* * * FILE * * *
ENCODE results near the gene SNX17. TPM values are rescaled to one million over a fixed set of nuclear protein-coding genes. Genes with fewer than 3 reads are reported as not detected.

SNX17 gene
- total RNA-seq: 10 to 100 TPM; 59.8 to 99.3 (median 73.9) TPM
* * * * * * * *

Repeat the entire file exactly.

ENCODE results near the gene SNX17. TPM values are rescaled to one million over a fixed set of nuclear protein-coding genes. Genes with fewer than 3 reads are reported as not detected.

SNX17 gene
- total RNA-seq: 10 to 100 TPM; 59.8 to 99.3 (median 73.9) TPM